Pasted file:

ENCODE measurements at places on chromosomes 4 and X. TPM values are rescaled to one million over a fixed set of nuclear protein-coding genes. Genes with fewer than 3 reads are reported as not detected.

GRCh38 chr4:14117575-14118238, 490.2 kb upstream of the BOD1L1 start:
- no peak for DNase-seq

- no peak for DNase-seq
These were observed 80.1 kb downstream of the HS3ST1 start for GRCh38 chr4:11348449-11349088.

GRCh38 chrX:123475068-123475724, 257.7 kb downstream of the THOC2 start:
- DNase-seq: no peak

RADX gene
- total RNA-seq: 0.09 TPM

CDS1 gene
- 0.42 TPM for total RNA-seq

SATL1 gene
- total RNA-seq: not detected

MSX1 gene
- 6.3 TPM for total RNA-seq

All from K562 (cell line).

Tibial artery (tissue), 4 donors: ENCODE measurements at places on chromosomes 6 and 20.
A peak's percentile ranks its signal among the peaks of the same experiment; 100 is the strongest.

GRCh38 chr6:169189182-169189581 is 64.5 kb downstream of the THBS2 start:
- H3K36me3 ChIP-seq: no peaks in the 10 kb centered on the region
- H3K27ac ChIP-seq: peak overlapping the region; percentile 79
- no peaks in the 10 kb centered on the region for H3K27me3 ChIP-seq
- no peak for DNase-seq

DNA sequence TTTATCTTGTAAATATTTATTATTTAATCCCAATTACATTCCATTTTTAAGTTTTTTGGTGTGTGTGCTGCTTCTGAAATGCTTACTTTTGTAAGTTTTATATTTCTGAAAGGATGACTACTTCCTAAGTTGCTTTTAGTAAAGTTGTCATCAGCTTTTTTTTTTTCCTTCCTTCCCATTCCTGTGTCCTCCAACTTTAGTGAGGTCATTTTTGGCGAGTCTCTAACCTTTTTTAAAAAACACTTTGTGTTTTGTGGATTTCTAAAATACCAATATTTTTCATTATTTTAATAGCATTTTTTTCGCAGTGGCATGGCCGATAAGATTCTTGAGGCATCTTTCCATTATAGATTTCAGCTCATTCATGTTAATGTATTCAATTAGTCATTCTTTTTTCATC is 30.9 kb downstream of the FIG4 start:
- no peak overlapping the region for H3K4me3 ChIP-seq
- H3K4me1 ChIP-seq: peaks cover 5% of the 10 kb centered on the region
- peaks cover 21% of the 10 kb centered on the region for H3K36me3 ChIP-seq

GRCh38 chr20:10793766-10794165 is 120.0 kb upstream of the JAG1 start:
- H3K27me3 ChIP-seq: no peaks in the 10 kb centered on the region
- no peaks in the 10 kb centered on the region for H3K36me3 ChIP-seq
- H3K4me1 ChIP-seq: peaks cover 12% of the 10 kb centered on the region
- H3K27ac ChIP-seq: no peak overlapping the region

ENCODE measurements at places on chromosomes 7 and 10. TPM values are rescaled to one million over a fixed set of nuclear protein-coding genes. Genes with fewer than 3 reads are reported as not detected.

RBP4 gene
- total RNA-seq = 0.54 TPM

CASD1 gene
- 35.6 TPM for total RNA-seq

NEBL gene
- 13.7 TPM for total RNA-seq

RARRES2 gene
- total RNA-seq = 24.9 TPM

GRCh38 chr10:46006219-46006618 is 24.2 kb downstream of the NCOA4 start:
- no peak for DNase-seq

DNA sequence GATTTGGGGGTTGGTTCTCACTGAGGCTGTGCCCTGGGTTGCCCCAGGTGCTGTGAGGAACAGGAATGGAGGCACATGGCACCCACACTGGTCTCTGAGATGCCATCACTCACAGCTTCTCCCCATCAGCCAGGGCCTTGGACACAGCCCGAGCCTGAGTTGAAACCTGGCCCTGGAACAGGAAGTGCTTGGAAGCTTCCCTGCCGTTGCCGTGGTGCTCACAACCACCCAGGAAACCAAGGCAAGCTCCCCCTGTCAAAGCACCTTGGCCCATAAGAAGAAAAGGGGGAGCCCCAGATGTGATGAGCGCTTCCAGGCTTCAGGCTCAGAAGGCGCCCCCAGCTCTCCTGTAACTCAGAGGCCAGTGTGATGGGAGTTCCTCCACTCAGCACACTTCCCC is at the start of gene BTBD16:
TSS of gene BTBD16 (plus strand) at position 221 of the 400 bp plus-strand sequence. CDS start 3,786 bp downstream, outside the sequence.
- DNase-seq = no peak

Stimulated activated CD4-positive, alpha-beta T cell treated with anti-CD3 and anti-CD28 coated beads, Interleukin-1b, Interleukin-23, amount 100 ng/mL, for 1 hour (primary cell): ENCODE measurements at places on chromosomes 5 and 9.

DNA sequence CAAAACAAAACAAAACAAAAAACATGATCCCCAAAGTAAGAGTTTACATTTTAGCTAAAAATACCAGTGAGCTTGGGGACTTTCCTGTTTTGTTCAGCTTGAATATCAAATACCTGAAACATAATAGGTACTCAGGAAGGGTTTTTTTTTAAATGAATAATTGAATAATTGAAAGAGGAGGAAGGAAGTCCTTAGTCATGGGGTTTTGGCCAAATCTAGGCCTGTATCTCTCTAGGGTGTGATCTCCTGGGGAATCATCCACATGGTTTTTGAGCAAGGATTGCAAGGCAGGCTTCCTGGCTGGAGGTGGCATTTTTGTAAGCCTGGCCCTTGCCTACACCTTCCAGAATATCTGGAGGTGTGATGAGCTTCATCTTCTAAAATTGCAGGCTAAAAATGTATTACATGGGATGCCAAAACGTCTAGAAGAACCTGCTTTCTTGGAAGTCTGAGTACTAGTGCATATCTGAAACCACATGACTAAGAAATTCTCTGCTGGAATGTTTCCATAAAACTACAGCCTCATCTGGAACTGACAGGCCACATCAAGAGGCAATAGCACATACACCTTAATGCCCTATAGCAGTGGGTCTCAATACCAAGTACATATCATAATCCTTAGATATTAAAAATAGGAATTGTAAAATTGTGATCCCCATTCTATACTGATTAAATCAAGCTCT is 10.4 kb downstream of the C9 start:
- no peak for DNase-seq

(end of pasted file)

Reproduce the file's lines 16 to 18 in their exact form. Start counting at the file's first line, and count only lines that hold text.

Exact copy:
All from K562 (cell line).

Tibial artery (tissue), 4 donors: ENCODE measurements at places on chromosomes 6 and 20.
A peak's percentile ranks its signal among the peaks of the same experiment; 100 is the strongest.